Doug Berch

Dulcimer Maker And Musician

cropped Dulcimer Builders and Makers 1 23

Tag: pegheads

Making A Walnut Dulcimer Peghead

Making a walnut dulcimer peghead.

I assemble my dulcimer pegheads using two or three parts; a block glued to the head-block of the dulcimer shaped somewhat like the heel on a guitar neck, a peghead that sits on top of the block, and occasionally, a decorative veneer over the top of the peghead.

In the photograph you can see the parts and get an idea of where they will go. This peghead is made of walnut with a highly figured veneer glued over it. The veneer was made from wood that could have become scrap but I try to use every beautiful bit I have around.

The black marking on the peghead veener is black epoxy I used to fill a bark inclusion; a situation where the bark of the tree works its way into the wood, kind of like a tree with an ingrown toenail! The epoxy stabilizes the wood and fills small voids around the bark inclusion. I’ve done this before and it looks natural and beautiful once the epoxy is leveled.

I use a disc sander to clean up some of the mating surfaces but I don’t consider a machine-sanded surface good enough for these joints. Before assembly I will plane and/or scrape the joints so they mate perfectly. If I find a particular joint very tricky to clean up I might lap the parts on finer sandpaper glued to a flat surface and then scrape them from there. Sanding scratches leave small ridges and voids that prevent full wood-to-wood contact. With hide glue I can get a very strong and often invisible joint if I have direct wood-to-wood contact.

Peaking up behind the dulcimer is the mini crock pot that holds a container of fresh and yummy hide glue. The cardboard template gives me the rough shape of the peghead but leaves the final length and shaping of the tip free to be adjusted for the number of tuners or to avoid cutting off a particularly pretty piece of the wood that might fall outside a more standardized pattern.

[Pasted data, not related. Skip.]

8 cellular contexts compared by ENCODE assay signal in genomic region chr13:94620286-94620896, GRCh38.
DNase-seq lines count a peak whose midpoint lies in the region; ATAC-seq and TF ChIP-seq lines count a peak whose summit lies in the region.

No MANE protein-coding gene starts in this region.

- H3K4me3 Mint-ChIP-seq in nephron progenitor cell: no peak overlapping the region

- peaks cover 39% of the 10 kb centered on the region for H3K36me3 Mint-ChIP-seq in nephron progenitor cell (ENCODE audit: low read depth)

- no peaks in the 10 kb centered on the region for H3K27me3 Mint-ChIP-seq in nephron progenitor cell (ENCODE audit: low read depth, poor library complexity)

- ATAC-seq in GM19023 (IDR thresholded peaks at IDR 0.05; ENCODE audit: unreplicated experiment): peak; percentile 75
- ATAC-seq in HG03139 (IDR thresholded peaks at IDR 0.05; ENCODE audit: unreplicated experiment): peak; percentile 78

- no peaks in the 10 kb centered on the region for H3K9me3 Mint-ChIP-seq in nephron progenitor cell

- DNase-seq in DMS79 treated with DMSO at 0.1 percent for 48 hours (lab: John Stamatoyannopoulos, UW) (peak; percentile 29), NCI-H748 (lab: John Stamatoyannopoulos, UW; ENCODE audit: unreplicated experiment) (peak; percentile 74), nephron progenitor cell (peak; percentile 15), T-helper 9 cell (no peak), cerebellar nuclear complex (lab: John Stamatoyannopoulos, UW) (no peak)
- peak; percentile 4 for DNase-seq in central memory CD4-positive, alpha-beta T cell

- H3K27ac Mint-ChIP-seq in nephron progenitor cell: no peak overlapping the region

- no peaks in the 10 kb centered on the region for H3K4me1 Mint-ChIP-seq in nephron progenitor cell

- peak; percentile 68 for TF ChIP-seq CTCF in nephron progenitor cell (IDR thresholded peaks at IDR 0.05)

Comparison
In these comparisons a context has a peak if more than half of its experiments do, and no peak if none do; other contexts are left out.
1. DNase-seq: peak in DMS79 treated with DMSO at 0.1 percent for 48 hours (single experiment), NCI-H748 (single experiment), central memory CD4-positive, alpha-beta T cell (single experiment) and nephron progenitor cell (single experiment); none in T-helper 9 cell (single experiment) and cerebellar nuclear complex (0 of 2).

All of this leads to more work but it’s the stuff that makes me love doing what I do.

What’s On The Bench – October 28th, 2018

Laying out a dulcimer peghead support block.

On the bench is a cherry dulcimer ready to receive its peghead. In the photograph above is the block that gets glued to the end of the dulcimer to support the peghead. Layout lines are in place to guide the process of shaping the block.

Dulcimer peghead in progress.

The block is shaped and the gluing surfaces are flat and true for a perfect butt joint. I said butt, huh, huh, huh… Also in the photograph is the blank that will become the peghead and a cardboard template with the basic shape I’ll be using.

I use hide glue for gluing this joint. I could get an excellent, strong joint without clamping just by using a rub joint but I’m using a jack plane as a weight while the glue dries overnight. It is not necessary but it couldn’t hurt. Rub joints are made by applying glue to two perfectly mated surfaces and gently rubbing the pieces together until the glue begins to stick. After the pieces no longer slide I hold them in place for a minute or two and the joint is complete. As hide glue dries it pulls the joint tightly together.